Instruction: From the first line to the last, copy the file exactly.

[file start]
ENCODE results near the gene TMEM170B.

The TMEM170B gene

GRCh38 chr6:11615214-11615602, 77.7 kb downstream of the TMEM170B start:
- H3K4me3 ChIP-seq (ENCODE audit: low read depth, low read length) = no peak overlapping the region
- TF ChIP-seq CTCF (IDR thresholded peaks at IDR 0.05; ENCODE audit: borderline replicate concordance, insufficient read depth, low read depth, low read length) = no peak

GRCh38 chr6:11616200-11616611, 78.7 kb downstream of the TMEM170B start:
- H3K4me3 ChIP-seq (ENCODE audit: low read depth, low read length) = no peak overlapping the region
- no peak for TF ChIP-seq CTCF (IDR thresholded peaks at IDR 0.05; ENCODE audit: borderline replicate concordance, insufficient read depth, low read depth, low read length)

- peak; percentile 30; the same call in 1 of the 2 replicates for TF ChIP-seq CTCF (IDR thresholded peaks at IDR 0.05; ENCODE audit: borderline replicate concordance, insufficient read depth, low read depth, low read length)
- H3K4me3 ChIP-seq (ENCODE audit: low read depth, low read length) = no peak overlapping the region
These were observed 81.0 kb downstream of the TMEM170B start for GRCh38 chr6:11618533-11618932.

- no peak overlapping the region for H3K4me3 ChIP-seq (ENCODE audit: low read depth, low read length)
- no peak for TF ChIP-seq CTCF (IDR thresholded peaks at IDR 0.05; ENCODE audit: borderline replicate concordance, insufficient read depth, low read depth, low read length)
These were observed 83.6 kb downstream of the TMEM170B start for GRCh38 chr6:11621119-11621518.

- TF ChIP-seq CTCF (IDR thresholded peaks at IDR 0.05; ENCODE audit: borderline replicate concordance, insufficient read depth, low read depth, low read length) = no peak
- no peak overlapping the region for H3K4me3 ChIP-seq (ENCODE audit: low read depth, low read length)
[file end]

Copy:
ENCODE results near the gene TMEM170B.

The TMEM170B gene

GRCh38 chr6:11615214-11615602, 77.7 kb downstream of the TMEM170B start:
- H3K4me3 ChIP-seq (ENCODE audit: low read depth, low read length) = no peak overlapping the region
- TF ChIP-seq CTCF (IDR thresholded peaks at IDR 0.05; ENCODE audit: borderline replicate concordance, insufficient read depth, low read depth, low read length) = no peak

GRCh38 chr6:11616200-11616611, 78.7 kb downstream of the TMEM170B start:
- H3K4me3 ChIP-seq (ENCODE audit: low read depth, low read length) = no peak overlapping the region
- no peak for TF ChIP-seq CTCF (IDR thresholded peaks at IDR 0.05; ENCODE audit: borderline replicate concordance, insufficient read depth, low read depth, low read length)

- peak; percentile 30; the same call in 1 of the 2 replicates for TF ChIP-seq CTCF (IDR thresholded peaks at IDR 0.05; ENCODE audit: borderline replicate concordance, insufficient read depth, low read depth, low read length)
- H3K4me3 ChIP-seq (ENCODE audit: low read depth, low read length) = no peak overlapping the region
These were observed 81.0 kb downstream of the TMEM170B start for GRCh38 chr6:11618533-11618932.

- no peak overlapping the region for H3K4me3 ChIP-seq (ENCODE audit: low read depth, low read length)
- no peak for TF ChIP-seq CTCF (IDR thresholded peaks at IDR 0.05; ENCODE audit: borderline replicate concordance, insufficient read depth, low read depth, low read length)
These were observed 83.6 kb downstream of the TMEM170B start for GRCh38 chr6:11621119-11621518.

- TF ChIP-seq CTCF (IDR thresholded peaks at IDR 0.05; ENCODE audit: borderline replicate concordance, insufficient read depth, low read depth, low read length) = no peak
- no peak overlapping the region for H3K4me3 ChIP-seq (ENCODE audit: low read depth, low read length)